Poetry 01: Losing Him Losing You

Leticia Liao
3 min readDec 27, 2020

My fingers met yours beneath the table,
The taste of your soft lips dwell;
Hesitated if we would be able
To bear the letter L.

If only we weren’t His children,
Jeez, I could have been your b.
Love is preached but love is forbidden,
A logic I would not agree.

I watch as he cracks your Rubik’s,
Oh, how your eyes gaze so fondly.
Would our hearts also have clicked,
If I as well have the T?

Hold your cute words if they’re platonic,
For you must have no clue,
How your compensation is ironic,
I have lost Him and I have lost you.

Two white girls with shoulder-length hair in grey shirts sitting back to back in front of a blue sunset background
Photo by Courtney Nuss on Unsplash

This is the first poem I’ve ever written, excluding the dodgy primary school ones, I’m so very proud! I would love to know your interpretations of this poem before you proceed with reading the context and analysis below.

On the surface level, this is a love poem about a queer relationship that didn’t last very long. It has been 6 years, and although I am over the person, there are some first-love feelings that I could not get over, whether it be the feelings of love, lust or just hurtful feelings in general.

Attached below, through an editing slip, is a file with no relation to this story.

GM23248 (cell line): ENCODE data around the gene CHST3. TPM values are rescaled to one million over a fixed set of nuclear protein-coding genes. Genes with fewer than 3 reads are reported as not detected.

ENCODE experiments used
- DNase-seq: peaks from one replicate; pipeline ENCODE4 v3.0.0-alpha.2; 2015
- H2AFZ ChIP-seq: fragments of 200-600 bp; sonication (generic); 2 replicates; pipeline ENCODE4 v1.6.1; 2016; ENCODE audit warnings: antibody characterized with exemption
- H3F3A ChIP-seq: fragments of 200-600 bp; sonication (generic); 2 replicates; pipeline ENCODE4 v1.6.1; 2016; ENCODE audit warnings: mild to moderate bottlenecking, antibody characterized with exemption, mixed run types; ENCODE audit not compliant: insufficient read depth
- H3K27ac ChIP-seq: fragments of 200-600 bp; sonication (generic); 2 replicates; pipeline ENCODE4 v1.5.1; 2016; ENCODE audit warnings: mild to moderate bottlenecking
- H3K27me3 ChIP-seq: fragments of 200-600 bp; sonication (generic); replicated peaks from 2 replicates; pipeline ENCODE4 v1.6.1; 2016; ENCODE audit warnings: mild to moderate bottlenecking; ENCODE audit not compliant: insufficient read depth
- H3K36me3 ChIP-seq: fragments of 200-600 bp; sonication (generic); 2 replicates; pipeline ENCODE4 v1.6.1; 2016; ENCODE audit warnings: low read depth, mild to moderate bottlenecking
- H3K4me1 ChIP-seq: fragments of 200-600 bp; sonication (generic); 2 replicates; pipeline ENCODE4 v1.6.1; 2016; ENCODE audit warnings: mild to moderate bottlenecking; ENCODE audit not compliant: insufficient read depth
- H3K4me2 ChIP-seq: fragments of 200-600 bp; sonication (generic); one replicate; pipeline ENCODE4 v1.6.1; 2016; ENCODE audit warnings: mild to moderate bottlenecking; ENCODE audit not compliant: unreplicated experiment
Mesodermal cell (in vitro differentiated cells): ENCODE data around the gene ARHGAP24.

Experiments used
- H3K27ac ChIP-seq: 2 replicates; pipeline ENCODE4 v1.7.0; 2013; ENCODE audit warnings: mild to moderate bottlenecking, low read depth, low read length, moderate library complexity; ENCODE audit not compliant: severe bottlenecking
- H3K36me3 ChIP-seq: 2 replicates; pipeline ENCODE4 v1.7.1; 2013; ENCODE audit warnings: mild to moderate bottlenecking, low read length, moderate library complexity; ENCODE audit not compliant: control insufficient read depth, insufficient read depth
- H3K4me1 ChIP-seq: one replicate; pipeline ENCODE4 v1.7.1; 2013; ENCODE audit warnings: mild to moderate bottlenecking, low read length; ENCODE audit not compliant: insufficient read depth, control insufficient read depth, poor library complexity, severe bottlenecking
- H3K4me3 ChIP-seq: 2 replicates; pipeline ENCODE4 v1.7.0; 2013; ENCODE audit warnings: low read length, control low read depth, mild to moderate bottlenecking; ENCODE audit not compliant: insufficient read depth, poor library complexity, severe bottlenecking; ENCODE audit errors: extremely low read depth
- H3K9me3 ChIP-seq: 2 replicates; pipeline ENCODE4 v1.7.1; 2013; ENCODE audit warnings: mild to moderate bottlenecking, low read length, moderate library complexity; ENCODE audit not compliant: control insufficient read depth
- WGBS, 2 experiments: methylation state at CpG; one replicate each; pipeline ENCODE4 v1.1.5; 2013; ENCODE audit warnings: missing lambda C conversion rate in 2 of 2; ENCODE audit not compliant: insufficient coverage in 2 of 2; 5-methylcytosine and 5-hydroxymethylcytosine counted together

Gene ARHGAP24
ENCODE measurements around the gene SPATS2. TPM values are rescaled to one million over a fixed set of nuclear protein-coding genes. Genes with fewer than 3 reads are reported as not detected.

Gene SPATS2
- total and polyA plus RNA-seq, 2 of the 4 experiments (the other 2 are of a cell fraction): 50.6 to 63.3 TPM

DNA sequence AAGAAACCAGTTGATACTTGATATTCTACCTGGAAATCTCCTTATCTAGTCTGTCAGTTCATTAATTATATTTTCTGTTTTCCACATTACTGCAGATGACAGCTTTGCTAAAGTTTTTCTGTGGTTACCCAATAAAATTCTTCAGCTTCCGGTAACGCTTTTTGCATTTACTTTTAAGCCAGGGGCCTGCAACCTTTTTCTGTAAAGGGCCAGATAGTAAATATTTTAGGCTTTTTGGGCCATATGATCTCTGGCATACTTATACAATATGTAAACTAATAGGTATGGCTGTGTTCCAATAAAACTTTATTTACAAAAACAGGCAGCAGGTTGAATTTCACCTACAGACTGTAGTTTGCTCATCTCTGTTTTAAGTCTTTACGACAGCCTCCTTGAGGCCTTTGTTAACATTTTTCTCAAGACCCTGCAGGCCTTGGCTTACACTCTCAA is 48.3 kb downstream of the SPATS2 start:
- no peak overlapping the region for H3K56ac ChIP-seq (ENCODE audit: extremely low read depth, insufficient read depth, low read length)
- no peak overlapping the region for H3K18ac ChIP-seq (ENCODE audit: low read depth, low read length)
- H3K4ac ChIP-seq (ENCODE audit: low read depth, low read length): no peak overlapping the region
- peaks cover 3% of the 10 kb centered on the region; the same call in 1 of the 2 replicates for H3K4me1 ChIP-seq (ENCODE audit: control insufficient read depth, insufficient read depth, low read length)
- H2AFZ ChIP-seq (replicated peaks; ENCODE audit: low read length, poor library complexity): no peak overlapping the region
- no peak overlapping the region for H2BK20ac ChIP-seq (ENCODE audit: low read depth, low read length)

I like my poems ambiguous/ mysterious so there is room for people to guess, but it also implies how most of my memory is faded. With the ambiguous pronouns, I believe most people would find it confusing — “Her” means her, “him” is her boyfriend, and “Him” is God.

Once I started writing this poem I knew I had to sprinkle in some “LGBTQ” magic. I found it super tricky to make every letter of the acronym fit, but I eventually made it work after several edits (over many months). The “L” is the most important symbol, it stands for “lesbian”, a word that I don’t like saying out loud as it seems to be a taboo in Hong Kong; “T” instead of representing “transgender”, it actually means “testosterone” here. It wasn’t that I wanted to be a trans guy, but I somehow wished I was born a guy, and perhaps having that testosterone (masculinity) in me would make her fall in love with me (how silly of me). In fact, I was being told in a joking way that she would marry me if I were a guy — never want to hear that phrase again. With the remaining letters, you might have to go for another letter hunt, it’s quite hidden!

On a deeper level, this poem conveys the conflicting feelings I felt that when my queer and religious identity could not co-exist. I have spent the last few years taming my fears, and usually I accept the fact that I will be choosing my queerness over the other. However, one day after listening to a friend’s podcast on Sexuality vs Religion, it struck me all over again and my frustrations overflowed as if two asteroids collided. Luckily enough, my mentor talked me through it and explained how conflicting identities can co-exist, but will require us to make some sacrifices. Really grateful for that deep chat, and hopefully I shall never feel upset about this again.



Leticia Liao

18 HK×Syd. I need a platform to contain my overflowing thoughts about what matters to me or constantly bugs me. Hope it inspires you in some way;)